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it into fitness with the due enjoyment of property by the community ; and of taking private property for public purposes whenever these shall demand it, and without any reference to the owner's consent;' since, if it could only be taken when the owner consented, it might often happen, that the public purposes would be thwarted, because the owner either would not part with his property at all, or would not upon just terms.
It is not, then, any common or technical doctrine of the law with which we have to deal, but a sovereign right, coeval with the State itself, which is the origin of the law; a right whose sanction lies not in the authority of the State, or in human reason, like that of the law, but rather in that which is the source of the authority of the State ; to wit, a necessity in the nature of man ;? and this is nothing less than the appointment of the Deity itself, - for, as the State
originates in this transcendent necessity, so do all its inherent, essential rights, of which this is one.
How then does the doctrine of the Right of Eminent Domain find a place in the law ?
We answer, under the head of constitutional law, and in that way only. For although government itself originates in a necessity of the nature of man, yet the form of it does not ;3 this may be moulded in various ways, as e. g. by the direct and conscious intervention of the people. When this intervention takes place, and that body which is itself necessary and sovereign, proceeds to allot its rights and powers among the several departments of government, and by means of a written constitution qualifies, explains, and enunciates those rights and powers, and then entrusts this high charter to the guardianship of its judicial representatives, – then, and in such event only, the Right of Eminent Domain passes into the courts, and finds a place in the judgments of the tribunals exercising this lofty function.4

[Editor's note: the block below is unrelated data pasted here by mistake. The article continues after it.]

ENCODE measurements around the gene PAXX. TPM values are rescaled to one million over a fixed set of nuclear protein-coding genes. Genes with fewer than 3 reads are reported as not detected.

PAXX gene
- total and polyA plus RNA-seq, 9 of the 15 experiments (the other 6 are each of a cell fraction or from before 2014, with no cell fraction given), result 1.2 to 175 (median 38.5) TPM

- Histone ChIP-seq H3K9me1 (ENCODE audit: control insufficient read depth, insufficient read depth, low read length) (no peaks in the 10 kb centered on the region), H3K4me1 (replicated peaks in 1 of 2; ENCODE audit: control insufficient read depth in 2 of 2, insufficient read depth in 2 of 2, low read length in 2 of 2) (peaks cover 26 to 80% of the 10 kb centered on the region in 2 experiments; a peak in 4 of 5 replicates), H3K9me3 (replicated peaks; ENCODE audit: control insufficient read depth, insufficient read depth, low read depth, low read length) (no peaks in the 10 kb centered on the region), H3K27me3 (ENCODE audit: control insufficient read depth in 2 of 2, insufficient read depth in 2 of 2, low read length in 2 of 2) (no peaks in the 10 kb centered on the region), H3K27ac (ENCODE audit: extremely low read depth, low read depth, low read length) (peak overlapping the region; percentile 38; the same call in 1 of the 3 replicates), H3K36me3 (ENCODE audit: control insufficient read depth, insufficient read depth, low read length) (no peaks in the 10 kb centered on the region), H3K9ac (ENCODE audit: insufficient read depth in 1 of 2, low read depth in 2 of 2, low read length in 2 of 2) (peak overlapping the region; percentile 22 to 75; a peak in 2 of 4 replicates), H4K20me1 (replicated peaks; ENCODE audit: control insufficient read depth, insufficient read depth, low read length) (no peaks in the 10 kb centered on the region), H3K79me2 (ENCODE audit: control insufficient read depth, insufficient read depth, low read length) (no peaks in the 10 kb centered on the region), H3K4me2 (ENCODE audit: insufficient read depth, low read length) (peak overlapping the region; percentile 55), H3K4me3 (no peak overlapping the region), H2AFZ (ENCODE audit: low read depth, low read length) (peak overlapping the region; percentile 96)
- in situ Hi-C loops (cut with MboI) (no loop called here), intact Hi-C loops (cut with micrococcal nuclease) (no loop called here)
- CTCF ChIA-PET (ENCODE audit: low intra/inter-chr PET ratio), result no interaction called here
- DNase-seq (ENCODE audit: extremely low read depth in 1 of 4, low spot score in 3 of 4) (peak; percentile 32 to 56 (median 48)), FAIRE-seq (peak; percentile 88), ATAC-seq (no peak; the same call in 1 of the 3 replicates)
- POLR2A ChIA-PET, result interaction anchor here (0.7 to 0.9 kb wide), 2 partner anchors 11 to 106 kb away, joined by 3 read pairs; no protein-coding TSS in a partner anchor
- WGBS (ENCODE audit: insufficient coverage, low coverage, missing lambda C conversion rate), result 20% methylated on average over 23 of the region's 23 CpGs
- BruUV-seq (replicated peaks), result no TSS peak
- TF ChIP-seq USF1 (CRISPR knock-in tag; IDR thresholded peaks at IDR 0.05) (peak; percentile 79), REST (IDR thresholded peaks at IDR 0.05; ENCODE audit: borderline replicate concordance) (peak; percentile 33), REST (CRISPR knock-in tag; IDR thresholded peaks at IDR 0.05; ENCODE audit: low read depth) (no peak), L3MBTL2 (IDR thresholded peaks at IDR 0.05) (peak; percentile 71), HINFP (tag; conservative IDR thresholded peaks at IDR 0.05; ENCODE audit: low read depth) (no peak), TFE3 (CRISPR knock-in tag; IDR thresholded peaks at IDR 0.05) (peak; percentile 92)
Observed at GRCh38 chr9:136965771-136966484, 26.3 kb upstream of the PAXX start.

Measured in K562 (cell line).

Where this, or something like this, has not happened, there is little in judicial decisions to illustrate our subject. For in such countries the judges can know no higher authority than the legislature, whose office it is to articulate the sovereign will; to them the law is what the legislature declares or permits to be the law; there is no supreme charter by which to test the action of the legislative body; the rights of man, the just limits of the rights of government, prescription, the long-established course of law, and all that is fondly called the “ unwritten constitution,” serve only to furnish the courts with principles of construction, and stand not a moment in opposition to the declared will of the legislature. What, there. fore, have the English courts to do with the grounds and precise
· Heinecc. Elem. Jur. et Nat., lib. 2, c. 8, s. 168.
nature, and true boundaries of the Right of Eminent Domain ? Such questions are for statesmen and the Houses of Parliament, but not for the judges or for Westminster Hall.
Accordingly, very little is to be learned on this subject from the reports and legal writers of England. What we do gain from that country, is rather found in the free principles on which its government is administered, and the admirable care with which, on this head, its legislature observes the limits of its rightful power.
But how is it in our United States of America ?